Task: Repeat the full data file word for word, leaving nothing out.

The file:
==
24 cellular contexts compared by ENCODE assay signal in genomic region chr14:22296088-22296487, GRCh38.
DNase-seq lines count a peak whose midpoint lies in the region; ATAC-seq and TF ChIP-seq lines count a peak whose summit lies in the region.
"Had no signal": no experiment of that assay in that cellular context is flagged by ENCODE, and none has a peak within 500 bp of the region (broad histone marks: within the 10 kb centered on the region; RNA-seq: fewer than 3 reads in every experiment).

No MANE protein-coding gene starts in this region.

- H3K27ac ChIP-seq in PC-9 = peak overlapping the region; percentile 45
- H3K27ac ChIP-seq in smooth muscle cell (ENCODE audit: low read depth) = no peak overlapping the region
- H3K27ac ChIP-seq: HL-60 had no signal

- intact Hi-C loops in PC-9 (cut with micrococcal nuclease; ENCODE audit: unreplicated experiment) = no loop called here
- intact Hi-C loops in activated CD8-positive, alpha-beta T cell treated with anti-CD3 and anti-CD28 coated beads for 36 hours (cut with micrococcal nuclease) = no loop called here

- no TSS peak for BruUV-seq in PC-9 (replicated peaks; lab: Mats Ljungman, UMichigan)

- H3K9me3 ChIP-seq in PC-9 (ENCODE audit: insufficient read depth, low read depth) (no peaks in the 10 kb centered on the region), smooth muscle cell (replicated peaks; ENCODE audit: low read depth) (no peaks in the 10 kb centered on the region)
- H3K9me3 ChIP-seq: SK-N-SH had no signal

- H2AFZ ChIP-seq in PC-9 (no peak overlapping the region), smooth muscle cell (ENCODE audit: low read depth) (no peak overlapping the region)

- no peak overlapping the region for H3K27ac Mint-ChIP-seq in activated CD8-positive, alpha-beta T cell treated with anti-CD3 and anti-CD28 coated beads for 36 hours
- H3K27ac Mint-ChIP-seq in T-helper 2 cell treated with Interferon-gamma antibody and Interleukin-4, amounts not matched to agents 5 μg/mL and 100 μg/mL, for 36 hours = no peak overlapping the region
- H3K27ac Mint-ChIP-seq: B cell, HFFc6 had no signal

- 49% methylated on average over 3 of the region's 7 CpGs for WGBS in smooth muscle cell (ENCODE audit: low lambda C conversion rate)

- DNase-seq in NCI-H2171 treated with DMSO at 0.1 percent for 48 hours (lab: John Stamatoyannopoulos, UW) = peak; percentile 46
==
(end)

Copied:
24 cellular contexts compared by ENCODE assay signal in genomic region chr14:22296088-22296487, GRCh38.
DNase-seq lines count a peak whose midpoint lies in the region; ATAC-seq and TF ChIP-seq lines count a peak whose summit lies in the region.
"Had no signal": no experiment of that assay in that cellular context is flagged by ENCODE, and none has a peak within 500 bp of the region (broad histone marks: within the 10 kb centered on the region; RNA-seq: fewer than 3 reads in every experiment).

No MANE protein-coding gene starts in this region.

- H3K27ac ChIP-seq in PC-9 = peak overlapping the region; percentile 45
- H3K27ac ChIP-seq in smooth muscle cell (ENCODE audit: low read depth) = no peak overlapping the region
- H3K27ac ChIP-seq: HL-60 had no signal

- intact Hi-C loops in PC-9 (cut with micrococcal nuclease; ENCODE audit: unreplicated experiment) = no loop called here
- intact Hi-C loops in activated CD8-positive, alpha-beta T cell treated with anti-CD3 and anti-CD28 coated beads for 36 hours (cut with micrococcal nuclease) = no loop called here

- no TSS peak for BruUV-seq in PC-9 (replicated peaks; lab: Mats Ljungman, UMichigan)

- H3K9me3 ChIP-seq in PC-9 (ENCODE audit: insufficient read depth, low read depth) (no peaks in the 10 kb centered on the region), smooth muscle cell (replicated peaks; ENCODE audit: low read depth) (no peaks in the 10 kb centered on the region)
- H3K9me3 ChIP-seq: SK-N-SH had no signal

- H2AFZ ChIP-seq in PC-9 (no peak overlapping the region), smooth muscle cell (ENCODE audit: low read depth) (no peak overlapping the region)

- no peak overlapping the region for H3K27ac Mint-ChIP-seq in activated CD8-positive, alpha-beta T cell treated with anti-CD3 and anti-CD28 coated beads for 36 hours
- H3K27ac Mint-ChIP-seq in T-helper 2 cell treated with Interferon-gamma antibody and Interleukin-4, amounts not matched to agents 5 μg/mL and 100 μg/mL, for 36 hours = no peak overlapping the region
- H3K27ac Mint-ChIP-seq: B cell, HFFc6 had no signal

- 49% methylated on average over 3 of the region's 7 CpGs for WGBS in smooth muscle cell (ENCODE audit: low lambda C conversion rate)

- DNase-seq in NCI-H2171 treated with DMSO at 0.1 percent for 48 hours (lab: John Stamatoyannopoulos, UW) = peak; percentile 46